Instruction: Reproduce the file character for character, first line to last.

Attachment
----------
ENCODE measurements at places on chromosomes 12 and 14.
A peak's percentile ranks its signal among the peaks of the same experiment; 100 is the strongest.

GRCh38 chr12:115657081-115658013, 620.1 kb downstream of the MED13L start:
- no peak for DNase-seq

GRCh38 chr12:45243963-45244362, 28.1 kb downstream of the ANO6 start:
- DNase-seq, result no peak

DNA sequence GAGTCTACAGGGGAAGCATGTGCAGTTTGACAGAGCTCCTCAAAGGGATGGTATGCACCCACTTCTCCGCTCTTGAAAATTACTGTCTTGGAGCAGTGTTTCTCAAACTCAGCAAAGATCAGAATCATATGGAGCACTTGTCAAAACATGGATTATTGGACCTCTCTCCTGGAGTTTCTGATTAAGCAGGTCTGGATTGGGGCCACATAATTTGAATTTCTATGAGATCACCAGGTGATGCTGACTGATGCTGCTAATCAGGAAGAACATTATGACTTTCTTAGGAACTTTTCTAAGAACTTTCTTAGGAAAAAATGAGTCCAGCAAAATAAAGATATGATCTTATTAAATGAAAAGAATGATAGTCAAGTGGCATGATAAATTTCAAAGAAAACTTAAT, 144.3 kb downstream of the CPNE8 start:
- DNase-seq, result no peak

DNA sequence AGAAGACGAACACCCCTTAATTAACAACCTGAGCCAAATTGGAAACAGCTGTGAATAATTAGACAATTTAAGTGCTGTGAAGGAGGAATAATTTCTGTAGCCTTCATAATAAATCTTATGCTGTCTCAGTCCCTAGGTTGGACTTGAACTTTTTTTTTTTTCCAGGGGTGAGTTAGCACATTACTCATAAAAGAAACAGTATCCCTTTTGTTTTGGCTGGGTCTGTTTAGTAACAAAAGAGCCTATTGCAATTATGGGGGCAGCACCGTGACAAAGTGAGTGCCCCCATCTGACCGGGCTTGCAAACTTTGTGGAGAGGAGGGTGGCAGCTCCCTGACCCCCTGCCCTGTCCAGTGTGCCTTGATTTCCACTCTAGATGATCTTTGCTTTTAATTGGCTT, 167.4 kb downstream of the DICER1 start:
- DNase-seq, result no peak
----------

ENCODE measurements at places on chromosomes 12 and 14.
A peak's percentile ranks its signal among the peaks of the same experiment; 100 is the strongest.

GRCh38 chr12:115657081-115658013, 620.1 kb downstream of the MED13L start:
- no peak for DNase-seq

GRCh38 chr12:45243963-45244362, 28.1 kb downstream of the ANO6 start:
- DNase-seq, result no peak

DNA sequence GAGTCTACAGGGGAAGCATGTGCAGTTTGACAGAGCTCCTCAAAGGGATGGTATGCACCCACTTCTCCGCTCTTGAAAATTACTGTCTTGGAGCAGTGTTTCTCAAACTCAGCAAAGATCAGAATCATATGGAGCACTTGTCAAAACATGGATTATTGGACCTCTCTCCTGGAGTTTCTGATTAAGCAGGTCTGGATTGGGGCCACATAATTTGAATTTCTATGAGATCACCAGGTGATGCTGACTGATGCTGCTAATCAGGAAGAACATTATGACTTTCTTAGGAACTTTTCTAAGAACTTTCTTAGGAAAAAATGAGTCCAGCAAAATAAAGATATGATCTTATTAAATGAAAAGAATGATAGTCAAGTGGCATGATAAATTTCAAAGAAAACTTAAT, 144.3 kb downstream of the CPNE8 start:
- DNase-seq, result no peak

DNA sequence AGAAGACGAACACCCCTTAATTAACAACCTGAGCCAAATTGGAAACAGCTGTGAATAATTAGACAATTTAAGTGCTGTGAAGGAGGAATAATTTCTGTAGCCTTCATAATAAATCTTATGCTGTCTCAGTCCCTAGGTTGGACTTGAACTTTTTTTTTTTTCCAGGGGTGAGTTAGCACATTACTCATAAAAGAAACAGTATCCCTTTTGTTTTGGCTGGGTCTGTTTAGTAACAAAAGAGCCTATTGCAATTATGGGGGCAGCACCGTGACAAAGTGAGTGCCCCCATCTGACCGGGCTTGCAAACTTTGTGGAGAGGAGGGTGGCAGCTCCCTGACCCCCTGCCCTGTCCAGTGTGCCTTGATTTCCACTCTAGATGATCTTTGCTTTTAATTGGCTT, 167.4 kb downstream of the DICER1 start:
- DNase-seq, result no peak